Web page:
A Simple Guide to Creating Old Norse Names

by Aryanhwy merch Catmael (Sara L. Uckelman)

© renwed 2014 Sara L. Uckelman
© 1998, 1999 Sara L. Friedemann; all rights reserved

This guide will show you how to construct a typical Norse name from the Viking Age. I have listed common elements and structures of names, but not an exhaustive list of all possibilities. The information in this guide is taken from "The Old Norse Name" by Geirr Bassi Haraldsson (G. Fleck). A list of masculine and feminine names taken from this source can be found at

Viking Names Found in the Landnámabók

In this guide, I have used the standard Old Norse forms of the names.

Name Structures

There are two ways of forming Norse names; the most common is using a given name with the addition of a patronymic byname, or a byname based on relationship.

To create a patronym, the suffix -son 'son' or -dóttir 'daughter' is added to the genitive form of the father's name. The guide below, taken from G. Fleck's book, shows how this can be done.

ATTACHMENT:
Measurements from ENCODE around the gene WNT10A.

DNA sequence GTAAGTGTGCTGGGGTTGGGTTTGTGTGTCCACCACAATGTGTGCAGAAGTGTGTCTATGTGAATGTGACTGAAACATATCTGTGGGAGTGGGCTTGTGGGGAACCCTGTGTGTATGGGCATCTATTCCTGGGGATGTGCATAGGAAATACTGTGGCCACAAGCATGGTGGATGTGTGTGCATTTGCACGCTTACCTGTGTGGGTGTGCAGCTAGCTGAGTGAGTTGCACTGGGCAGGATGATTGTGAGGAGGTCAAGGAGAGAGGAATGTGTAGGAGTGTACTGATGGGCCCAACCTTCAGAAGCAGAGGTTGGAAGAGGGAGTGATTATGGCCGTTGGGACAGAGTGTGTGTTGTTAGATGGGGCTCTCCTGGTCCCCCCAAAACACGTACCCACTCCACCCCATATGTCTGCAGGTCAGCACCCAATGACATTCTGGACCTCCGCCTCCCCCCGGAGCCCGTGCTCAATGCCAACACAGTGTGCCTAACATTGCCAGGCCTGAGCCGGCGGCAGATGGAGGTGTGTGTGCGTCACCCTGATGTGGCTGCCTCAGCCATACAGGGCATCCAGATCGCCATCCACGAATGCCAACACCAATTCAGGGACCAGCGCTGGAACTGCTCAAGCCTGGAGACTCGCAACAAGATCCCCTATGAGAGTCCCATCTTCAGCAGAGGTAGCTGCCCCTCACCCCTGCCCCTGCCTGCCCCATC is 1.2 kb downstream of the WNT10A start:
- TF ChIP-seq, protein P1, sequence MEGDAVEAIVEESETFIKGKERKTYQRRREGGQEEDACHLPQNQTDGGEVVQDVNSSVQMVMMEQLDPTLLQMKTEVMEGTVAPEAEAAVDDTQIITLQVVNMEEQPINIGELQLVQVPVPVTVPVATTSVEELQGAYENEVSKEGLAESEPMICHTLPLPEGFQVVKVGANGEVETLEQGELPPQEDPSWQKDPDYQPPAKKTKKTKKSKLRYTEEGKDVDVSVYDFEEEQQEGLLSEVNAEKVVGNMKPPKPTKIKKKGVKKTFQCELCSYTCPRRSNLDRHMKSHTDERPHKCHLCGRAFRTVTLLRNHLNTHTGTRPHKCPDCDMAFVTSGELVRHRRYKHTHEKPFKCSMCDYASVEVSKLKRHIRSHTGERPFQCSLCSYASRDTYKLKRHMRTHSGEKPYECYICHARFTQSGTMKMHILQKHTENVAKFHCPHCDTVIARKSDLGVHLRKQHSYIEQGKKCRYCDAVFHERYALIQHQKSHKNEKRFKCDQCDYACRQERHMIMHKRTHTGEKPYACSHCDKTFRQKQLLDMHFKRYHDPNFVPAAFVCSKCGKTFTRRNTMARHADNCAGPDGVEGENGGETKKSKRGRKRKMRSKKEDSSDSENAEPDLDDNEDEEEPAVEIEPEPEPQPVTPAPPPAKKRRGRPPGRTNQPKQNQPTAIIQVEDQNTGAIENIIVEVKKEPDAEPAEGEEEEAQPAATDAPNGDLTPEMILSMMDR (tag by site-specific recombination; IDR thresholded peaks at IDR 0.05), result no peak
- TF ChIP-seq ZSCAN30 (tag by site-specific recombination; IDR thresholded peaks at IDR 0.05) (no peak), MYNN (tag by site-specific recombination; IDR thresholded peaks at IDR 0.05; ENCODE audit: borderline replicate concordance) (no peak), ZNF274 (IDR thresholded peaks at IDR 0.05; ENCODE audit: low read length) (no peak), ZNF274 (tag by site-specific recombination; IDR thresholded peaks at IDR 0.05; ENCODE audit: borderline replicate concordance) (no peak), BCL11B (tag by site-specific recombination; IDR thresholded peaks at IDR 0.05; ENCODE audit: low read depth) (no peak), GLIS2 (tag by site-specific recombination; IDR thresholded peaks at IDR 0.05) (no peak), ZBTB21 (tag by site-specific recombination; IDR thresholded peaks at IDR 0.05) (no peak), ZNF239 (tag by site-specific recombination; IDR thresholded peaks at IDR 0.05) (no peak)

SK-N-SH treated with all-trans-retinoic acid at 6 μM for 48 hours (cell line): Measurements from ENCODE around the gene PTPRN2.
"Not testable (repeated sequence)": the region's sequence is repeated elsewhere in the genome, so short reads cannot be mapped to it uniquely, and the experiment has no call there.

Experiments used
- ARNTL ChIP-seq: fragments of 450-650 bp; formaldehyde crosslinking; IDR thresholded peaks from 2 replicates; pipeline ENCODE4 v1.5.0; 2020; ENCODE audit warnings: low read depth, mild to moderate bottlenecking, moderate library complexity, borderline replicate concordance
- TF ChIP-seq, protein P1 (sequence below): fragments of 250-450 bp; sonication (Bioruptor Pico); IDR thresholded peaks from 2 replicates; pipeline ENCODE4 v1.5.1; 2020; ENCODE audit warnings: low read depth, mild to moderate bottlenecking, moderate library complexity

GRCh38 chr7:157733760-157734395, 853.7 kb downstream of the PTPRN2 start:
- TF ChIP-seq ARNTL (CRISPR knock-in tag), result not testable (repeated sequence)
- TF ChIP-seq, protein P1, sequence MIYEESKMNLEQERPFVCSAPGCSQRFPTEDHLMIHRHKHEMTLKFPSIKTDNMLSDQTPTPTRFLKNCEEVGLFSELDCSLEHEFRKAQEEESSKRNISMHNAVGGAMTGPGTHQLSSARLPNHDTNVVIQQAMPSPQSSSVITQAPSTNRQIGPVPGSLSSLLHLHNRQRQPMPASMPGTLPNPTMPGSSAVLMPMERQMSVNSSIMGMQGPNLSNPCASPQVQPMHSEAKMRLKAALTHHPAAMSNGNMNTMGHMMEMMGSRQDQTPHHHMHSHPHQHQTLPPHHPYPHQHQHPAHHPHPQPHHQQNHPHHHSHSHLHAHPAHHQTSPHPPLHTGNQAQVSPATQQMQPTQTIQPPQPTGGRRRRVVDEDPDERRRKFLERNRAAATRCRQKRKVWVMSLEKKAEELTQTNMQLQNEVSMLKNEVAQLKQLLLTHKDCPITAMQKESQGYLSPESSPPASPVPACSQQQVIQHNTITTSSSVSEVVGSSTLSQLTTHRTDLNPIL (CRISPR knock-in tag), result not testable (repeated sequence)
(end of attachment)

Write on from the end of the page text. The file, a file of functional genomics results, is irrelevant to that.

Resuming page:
-i > -a: Snorri > Snorrason ~ Snorradóttir
-a > -u: Sturla > Sturluson ~ Sturludóttir
-nn > -ns: Sveinn > Sveinsson ~ Sveinsdóttir
-ll > -ls: Ketill > Ketilsson ~ Ketilsdóttir
-rr > -rs: Geirr > Geirsson ~ Geirsdóttir
-r > -s Grímr > Grímsson ~ Grímsdóttir
-ir > -is: Grettir > Grettisson ~ Grettisdóttir

Names that end in -dan, -endr, -freðr, -frøðr, -gautr, -mundr, -røðr, -undr, -un(n), -urðr, -varðr, -viðr, -vindr, -þórðr, and -þróndr form a genitive with -ar:

    > -ar: Auðunn > Auðunarson ~ Auðunardóttir

Names ending in -biǫrn or -ǫrn form a genitive with -biarnar and -arnar, respectively.

For example, Þorkell the son of Þórðr would be known as Þorkell Þórðarson, while Yngvildr the daughter of Einarr would be Yngvildr Einarsdóttir.

The other way to form a name was the use of a nickname. In Norse culture, these were not always very complimentary; in the list of nicknames linked below, there are things such as:

inn lági - low, insignificant
klaufi - cleft-foot, clumsy boor
kleykir - person in trouble or in disgrace

Some nicknames were somewhat obscure in their meaning, such as:

karlhófði - carved figurehead
loki - loop on a thread
mannvitsbrekka - hill of man's wit, paragon of wisdom

Still others are extremely precise:

kolbrúnarskáld - skald with black eyebrows
mostrarskegg - bearded man from Mostr in Norway
sundafyllir - sound-filler, able to fill a bay with fish by magic

A list of nicknames found in the Landnámabók arranged by popularity can be found here.


Fleck, G. (Geirr Bassi Haraldson), The Old Norse Name, Studia Marklandica (series) (Olney, Maryland: Yggsalr Press, 1977).